29 janvier 2002
Anti-AIDS Fund Swings Into Action
By Richard Waddington
(Reuters) - A global anti-AIDS fund, intended to spearhead
the world's war on a pandemic that has killed millions, swung
into action on Tuesday with a call to countries to suggest
projects for it to finance.
its first meeting, the board of the Geneva-based body approved
rules for distributing its funds, which currently stand at
this board meeting, the fund has become operational,'' Paul
Ehmer, the acting executive director of the Fund to
Fight AIDS, Tuberculosis and Malaria, told a news conference.
fund was launched in 2001 with the aim of providing a significant
chunk of the $7-$10 billion a year that United Nations Secretary-General
Kofi Annan has said is needed to combat AIDS and the other
two deadly scourges.
diseases kill some six million people a year, with AIDS responsible
for about half that figure.
has cut life expectancy, increased infant mortality and orphaned
millions of children, particularly in sub-Saharan Africa,
home to more than 28 million people with HIV, the virus that
causes AIDS. Although the amount raised so far falls well
short of Annan's goal, officials said they were pleased with
the response, noting that more help could come from international
companies once the fund proved it was effective.
is great progress. It was unimaginable even just a few years
ago,'' said France's Health Minister Bernard Kouchner, who
attended the inaugural, two-day meeting that ended on Tuesday.
$1.9 billion includes donations that will be spread over more
than one year. Funds available for use in 2002 amount currently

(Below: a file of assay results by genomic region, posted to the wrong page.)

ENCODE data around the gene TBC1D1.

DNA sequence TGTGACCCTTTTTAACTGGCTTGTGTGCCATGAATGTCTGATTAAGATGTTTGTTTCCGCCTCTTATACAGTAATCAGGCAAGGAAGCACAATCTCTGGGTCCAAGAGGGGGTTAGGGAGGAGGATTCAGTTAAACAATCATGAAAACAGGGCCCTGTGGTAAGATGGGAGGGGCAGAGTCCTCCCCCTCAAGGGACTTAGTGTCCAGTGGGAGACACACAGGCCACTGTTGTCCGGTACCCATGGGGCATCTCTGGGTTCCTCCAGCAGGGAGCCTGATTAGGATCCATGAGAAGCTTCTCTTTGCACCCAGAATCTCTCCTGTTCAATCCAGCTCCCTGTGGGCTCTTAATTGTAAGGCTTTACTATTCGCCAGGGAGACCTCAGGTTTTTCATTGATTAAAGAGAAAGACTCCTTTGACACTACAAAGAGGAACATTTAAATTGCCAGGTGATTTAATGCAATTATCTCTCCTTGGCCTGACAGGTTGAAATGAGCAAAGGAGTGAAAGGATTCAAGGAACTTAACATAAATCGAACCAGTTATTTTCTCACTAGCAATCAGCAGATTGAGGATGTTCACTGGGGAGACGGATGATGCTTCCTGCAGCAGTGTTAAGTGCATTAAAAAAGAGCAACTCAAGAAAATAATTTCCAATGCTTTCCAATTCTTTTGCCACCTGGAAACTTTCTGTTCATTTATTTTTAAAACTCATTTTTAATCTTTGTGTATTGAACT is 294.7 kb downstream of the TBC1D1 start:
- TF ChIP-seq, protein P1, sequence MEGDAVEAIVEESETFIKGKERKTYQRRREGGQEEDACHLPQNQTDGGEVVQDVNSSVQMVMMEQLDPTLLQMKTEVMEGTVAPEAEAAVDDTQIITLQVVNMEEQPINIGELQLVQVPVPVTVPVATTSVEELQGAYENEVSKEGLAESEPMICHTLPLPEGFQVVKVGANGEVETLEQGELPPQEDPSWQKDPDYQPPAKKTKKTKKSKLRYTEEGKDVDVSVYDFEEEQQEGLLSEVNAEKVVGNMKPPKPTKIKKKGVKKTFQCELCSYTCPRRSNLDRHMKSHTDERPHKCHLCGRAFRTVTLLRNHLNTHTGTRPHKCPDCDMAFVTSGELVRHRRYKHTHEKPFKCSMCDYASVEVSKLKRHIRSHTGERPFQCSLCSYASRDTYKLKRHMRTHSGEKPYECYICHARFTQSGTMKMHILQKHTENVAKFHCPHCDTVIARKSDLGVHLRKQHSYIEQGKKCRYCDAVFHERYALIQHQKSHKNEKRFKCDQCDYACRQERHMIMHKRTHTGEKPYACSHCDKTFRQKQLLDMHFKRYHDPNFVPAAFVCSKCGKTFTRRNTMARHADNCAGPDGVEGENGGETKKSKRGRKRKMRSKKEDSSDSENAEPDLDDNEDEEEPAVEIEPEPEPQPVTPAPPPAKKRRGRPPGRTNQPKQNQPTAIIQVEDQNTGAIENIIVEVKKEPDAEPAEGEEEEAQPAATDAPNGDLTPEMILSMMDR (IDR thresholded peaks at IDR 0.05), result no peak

to $700 million, officials said.
18-member board--seven representatives each from developed
and developing countries, two from non-governmental organisations
and two representatives of private donors and corporations--set
a six-week target for proposals to be presented.
ideas will then go to a soon-to-be-appointed technical committee
for scrutiny before they are passed back to the board for
a decision. The first cash could be released by April.
Fund said projects should represent a balanced approach
to the fight against the diseases, covering prevention, treatment,
care and support for people living with HIV.
aim is that proposals should be funded rapidly, with the minimum
of red tape, but with enough safeguards to make sure funds
are used responsibly and effectively,'' it added.
Ehmer said that while all countries would be given equal consideration,
it was natural the bulk of funds would go to Africa where
suffering was greatest.
fund is so important because we have good plans but no money,''
said Francis Omaswa from the Ugandan Ministry of Health.
is one African nation to have had relative success in containing
the spread of AIDS. Armed with a strong prevention campaign,
it has reduced incidence to 6% of its 22 million population
from a peak of 18% a few years ago.
is a scandal because the technology exists to treat these
diseases that ravage our people,'' he said, noting that $10
could buy treatment for tuberculosis and just $2 would be
enough to help a person with malaria.
despite the optimism voiced by officials, some AIDS activists
warned that a lack of funding threatened to undermine the
fund's efforts just as they were beginning.
our shame, to date the international community has consistently
failed to rise to this challenge,'' the British-based Stop
AIDS Campaign said.